These resources include the best available evidence about the course of Rett syndrome and its management as well as practical information about family associations, specialist clinical centres and links to relevant websites.
Clinical guidelines for management of bone health in Rett syndrome based on expert consensus and available evidence
Jefferson A, Leonard H, Siafarikas A, Woodhead H, Fyfe S, Ward LM, et al. (2016) Clinical Guidelines for Management of Bone Health in Rett Syndrome Based on Expert Consensus and Available Evidence. PLoS ONE 11(2): e0146824. doi:10.1371/journal.pone.0146824. Download snapshot, see article abstract.
Low bone density or osteopenia is a frequent problem in Rett syndrome and as a result girls and women with Rett syndrome are at increased risk of bone fracture. In order to help doctors and families reduce the risk of fractures in their patients and children, we developed clinical guidelines for managing bone health in Rett syndrome.
What we did
We reviewed relevant research papers and then consulted with a panel of clinicians and researchers with expertise in Rett syndrome or appropriate specialties. The guidelines were developed to provide information on how bone health should be assessed, how osteopenia or osteoporosis can be prevented and how it can be treated.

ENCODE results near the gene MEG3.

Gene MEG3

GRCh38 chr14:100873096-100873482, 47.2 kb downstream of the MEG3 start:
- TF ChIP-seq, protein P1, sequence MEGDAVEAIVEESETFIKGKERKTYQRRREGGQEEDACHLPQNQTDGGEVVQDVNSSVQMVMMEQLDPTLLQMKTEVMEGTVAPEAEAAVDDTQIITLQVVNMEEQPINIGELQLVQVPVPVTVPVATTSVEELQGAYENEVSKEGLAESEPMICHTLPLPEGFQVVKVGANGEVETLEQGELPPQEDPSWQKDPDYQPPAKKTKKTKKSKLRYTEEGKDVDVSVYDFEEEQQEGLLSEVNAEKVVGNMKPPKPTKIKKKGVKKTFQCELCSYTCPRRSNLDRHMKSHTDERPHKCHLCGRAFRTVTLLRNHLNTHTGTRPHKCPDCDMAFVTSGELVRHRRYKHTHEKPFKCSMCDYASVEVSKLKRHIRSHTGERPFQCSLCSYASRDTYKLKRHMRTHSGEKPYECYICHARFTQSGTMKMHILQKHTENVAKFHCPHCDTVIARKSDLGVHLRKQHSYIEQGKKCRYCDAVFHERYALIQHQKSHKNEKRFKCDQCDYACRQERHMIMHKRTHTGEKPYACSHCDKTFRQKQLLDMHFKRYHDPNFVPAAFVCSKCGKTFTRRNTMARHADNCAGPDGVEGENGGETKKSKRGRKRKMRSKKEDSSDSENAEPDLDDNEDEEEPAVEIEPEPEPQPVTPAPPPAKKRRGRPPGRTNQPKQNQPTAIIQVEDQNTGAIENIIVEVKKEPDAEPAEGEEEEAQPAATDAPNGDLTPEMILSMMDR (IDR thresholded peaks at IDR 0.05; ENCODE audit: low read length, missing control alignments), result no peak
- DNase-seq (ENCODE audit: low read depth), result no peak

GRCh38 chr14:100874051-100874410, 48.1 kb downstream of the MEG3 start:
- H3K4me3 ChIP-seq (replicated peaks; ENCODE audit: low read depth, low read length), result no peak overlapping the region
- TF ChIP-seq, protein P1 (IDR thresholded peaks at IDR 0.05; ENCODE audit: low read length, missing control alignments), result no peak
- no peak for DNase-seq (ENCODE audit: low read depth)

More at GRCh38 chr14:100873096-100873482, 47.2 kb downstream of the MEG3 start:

What we found
Factors such as fracture history, mutation type, prescribed medication, pubertal development, mobility level, dietary intake and biochemical bone markers need to be considered when evaluating the risk of low bone density and fracture. Interpretation of densitometry assessment should take into account the size of the person's bones. How often densitometry is needed should be based on an individual's level of risk. To improve bone health, it is recommended that the girls increase physical activity and take calcium and vitamin D supplements if these levels are low. A history of bone fractures in combination with low bone density is necessary for a diagnosis of osteoporosis. If present, the use of a type of medication called "bisphosphonate" may be recommended to prevent further loss of bone mass.
What does it mean
These guidelines are relevant to both families and clinicians who care for individuals with Rett syndrome. They have the potential to improve bone health in girls and women with Rett syndrome, reduce the frequency of fractures, and encourage future research aiming to reduce the impacts of poor bone health in Rett syndrome.
For further reports and findings, see our publications list.